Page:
Do the Math: Syria Might Be Next

Bashar al Assad's father Hafez meets Qaddafi in 1977

By Matthew M. Reed

Events in Syria and Libya are going in different directions but may soon converge, for better or worse. Bashar al Assad of Syria began Ramadan with an all-out assault. Hundreds have died since August 1, as government forces deploy heavy armor and seapower against civilians. Assad’s bloody crackdown—comparable only to Qaddafi’s in scope and mechanization—is now being openly condemned by the international community. Ambassadors have been recalled, major powers want Assad to step down, the EU is considering punishing sanctions, and the UN Human Rights Commission may soon submit a list of crimes against humanity. All these moves point in one direction: the regime’s isolation will match the severity of violence.

Meanwhile, events in Libya are far more encouraging even though rebels are paying a steep price for their good fortune. In recent weeks they’ve captured major cities of strategic importance, including Zawiya and Gharyan. Both towns straddle roads through which supplies pass to Qaddafi’s forces in Tripoli. There’s no more talk of a stalemate with NATO pounding targets and rebels surrounding the capital. It’s easy to imagine the Battle of Tripoli getting underway soon, or—better yet—Qaddafi’s flight from the capital, which would prevent bloodshed.

Syria’s darkest days are ahead of her, no doubt, while Libyans are just now seeing a light flicker at the end of their tunnel. So how might events in Libya and Syria inform each other? Consider this: Libya’s civil war is quite possibly reaching an “endgame” stage, whereby Tripoli falls and Qaddafi is removed. NATO and the US specifically will naturally step back and calculate the cost and merits of their intervention once Qaddafi is gone. Micah Zenko commented on these costs last week:

The cost of military operations is difficult to determine, since the Pentagon has not been forthcoming regarding Libya. Nevertheless, five data points are available either from official releases or media leaks that can be used to extrapolate current expenditures: March 30, $550 million; April 11, $608 million; Mid-May, $664 million; June 3, $714 million; and June 30: $820 million. It is unclear if these numbers include replacing known aircraft loses, including the crashes of an F-15 on March 21 (roughly $30 million) and a MQ-8 Fire Scout on June 21 ($9 million). However, it can be assumed that U.S. military operations costs in Libya per month are between $60-$80 million, with total current costs around $1 billion.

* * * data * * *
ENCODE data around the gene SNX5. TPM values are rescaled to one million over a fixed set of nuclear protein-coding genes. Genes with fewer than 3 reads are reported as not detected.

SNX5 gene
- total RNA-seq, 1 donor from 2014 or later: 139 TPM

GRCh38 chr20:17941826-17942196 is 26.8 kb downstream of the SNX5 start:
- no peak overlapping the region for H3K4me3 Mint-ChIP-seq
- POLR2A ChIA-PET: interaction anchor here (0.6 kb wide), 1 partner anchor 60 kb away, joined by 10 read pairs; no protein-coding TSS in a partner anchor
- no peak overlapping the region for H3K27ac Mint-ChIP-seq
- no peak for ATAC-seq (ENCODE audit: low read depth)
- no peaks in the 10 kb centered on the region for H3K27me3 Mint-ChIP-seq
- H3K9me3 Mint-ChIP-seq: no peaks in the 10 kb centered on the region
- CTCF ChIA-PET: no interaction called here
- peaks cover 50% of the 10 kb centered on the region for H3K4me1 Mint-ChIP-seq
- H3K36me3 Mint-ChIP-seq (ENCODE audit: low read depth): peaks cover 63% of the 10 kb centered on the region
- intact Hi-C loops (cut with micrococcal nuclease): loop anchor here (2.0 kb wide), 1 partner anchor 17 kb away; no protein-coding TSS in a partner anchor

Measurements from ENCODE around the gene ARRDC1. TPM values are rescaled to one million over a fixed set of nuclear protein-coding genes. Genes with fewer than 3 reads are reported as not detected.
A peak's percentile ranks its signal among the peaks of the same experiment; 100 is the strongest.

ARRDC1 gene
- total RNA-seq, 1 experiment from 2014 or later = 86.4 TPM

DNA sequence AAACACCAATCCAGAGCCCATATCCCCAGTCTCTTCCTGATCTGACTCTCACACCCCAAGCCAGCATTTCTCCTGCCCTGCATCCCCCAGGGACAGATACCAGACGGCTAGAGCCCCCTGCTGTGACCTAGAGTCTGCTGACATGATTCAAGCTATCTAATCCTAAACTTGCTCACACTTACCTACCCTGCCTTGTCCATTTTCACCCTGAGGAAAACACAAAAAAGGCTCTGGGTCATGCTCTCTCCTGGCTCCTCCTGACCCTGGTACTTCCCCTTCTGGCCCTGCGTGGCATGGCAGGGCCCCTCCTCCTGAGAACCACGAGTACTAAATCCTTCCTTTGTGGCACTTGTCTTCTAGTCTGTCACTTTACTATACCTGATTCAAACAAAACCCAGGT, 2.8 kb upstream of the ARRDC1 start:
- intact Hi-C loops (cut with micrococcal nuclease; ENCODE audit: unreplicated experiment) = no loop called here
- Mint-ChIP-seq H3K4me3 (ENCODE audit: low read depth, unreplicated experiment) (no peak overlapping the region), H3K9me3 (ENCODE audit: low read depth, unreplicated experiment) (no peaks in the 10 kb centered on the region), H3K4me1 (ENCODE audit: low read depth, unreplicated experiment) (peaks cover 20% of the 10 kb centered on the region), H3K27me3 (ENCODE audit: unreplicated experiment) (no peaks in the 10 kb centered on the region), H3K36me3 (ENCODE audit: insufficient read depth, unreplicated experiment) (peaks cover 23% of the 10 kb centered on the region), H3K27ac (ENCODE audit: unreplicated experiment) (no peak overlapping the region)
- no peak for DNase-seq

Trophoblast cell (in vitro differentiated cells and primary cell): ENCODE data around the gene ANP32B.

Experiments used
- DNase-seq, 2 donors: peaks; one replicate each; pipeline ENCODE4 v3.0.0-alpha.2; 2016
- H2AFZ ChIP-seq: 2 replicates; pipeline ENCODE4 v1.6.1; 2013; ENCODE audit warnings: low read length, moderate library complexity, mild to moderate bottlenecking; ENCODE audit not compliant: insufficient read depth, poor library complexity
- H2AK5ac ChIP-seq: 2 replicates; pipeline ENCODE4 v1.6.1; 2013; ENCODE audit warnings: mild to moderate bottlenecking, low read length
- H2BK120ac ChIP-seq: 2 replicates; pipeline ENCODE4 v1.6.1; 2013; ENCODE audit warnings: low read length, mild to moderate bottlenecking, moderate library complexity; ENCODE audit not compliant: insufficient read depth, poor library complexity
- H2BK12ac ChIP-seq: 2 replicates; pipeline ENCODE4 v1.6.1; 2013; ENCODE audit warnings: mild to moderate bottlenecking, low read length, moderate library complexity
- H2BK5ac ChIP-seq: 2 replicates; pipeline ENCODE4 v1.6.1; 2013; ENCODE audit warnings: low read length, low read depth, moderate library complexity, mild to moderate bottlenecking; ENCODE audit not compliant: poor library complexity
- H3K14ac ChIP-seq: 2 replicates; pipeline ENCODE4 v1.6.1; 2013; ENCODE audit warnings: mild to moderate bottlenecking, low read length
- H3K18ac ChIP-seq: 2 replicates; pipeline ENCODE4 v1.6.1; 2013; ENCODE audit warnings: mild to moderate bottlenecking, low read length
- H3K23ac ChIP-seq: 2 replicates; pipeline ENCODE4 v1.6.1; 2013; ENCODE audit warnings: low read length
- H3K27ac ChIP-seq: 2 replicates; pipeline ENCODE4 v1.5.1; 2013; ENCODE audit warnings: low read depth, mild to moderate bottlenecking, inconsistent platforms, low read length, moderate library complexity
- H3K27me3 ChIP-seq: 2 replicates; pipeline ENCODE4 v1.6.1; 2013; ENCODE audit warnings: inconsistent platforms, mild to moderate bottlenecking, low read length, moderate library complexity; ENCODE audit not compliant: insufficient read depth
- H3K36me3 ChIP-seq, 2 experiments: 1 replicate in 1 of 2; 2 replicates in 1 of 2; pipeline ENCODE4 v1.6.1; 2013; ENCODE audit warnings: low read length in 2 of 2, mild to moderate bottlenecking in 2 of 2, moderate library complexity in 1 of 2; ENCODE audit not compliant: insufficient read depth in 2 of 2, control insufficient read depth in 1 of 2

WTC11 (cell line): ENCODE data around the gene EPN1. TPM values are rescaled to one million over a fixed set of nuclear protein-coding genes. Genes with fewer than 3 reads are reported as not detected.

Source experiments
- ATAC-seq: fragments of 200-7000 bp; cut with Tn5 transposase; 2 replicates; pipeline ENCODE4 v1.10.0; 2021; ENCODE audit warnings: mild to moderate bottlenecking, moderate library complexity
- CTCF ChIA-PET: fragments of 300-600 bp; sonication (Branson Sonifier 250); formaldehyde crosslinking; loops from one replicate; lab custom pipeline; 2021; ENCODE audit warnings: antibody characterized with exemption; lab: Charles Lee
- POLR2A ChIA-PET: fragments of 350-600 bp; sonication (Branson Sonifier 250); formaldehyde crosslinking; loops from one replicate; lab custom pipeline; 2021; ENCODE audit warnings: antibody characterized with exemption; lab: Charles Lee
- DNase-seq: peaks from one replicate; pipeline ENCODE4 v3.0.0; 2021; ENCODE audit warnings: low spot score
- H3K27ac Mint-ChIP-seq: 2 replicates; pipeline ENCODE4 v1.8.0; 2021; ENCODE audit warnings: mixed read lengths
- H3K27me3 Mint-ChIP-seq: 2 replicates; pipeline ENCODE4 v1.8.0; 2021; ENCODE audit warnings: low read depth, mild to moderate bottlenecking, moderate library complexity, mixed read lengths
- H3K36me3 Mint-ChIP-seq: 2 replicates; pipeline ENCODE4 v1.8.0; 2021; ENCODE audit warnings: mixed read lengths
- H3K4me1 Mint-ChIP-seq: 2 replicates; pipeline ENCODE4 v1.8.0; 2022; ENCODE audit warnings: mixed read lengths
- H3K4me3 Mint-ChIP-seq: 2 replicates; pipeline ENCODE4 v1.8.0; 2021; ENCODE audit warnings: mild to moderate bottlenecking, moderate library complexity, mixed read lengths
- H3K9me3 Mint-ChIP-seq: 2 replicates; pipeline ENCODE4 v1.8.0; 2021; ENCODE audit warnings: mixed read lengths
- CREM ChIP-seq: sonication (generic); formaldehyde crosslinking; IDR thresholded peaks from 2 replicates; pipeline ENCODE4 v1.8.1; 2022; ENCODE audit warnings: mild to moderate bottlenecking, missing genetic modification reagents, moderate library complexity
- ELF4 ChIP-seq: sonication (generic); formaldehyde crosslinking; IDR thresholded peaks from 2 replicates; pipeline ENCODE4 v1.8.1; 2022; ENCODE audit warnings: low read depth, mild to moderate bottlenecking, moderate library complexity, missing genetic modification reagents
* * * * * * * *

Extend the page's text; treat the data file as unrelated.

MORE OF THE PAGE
The cost of humanitarian aid is easier to determine thanks to the weekly “Libya: Disaster Response Updates,” which the United States Agency for International Development (USAID) has published since late February. The latest update lists the total USAID and State Department humanitarian funding at $84 million.

Finally, the amount of (overt) non-lethal assistance has remained $25 million since the April 26 presidential memorandum, which authorized the “drawdown of nonlethal commodities and services from the inventory and resources of any agency of the United States Government… to protect civilians and civilian populated areas under threat of attack in Libya.” It is unclear if all of this non-lethal assistance has been dispersed. On May 10, the State Department announced that one shipment of halal meals, medical supplies, uniforms, boots, and tents had been made, with a second shipment arriving in Benghazi on June 17.

Therefore, based on the available data, the total direct expenditures of America’s role in Libya is approximately $1.1 billion and counting. Assuredly, there are also covert funds being dispersed (hopefully, with close congressional oversight), and there will be equipment and munitions replacement costs that require additional future funds. In addition, it is impossible to calculate what U.S. personnel and resources will be needed to help stabilize and rebuild Libya after the civil war ends.

“$1.1 billion and counting.” Double that. Triple that number even. And measure the money and physical risk against the gains. For years, Qaddafi supported terrorism against the US and Europe. At home, he held millions of his countrymen captive, establishing a reputation over four decades as a human rights violator with few peers. I recommend Hisham Matar’s novel In the Country of Men if you want an intimate and haunting portrait of Qaddafi’s Orwellian rule. Also, consider this statistic: “10-20 percent of the population was engaged in surveillance for the [Libyan] Government,” as of 2005, according to the State Department. Qaddafi was a hazard to all even though he was not a direct threat to the United States.

So where does Syria fit in? There’s a very good chance NATO and the US will holster their guns at about the same time Damascus lurches toward the abyss. A full-blown humanitarian crisis is already underway but it could gain even more steam as the regime targets certain religious groups. Remember too that the stakes are higher in Syria. For decades the regime has acted as Iran’s right-hand, affording it an unnaturally long reach into Lebanon and the Palestinian territories, where it provides cash and arms to Hamas and Hizballah. Should Assad fall, Tehran will lose a valuable appendage. There are very few options for hurting Iranian interests directly. And so a vulnerable Assad is a target with unique appeal.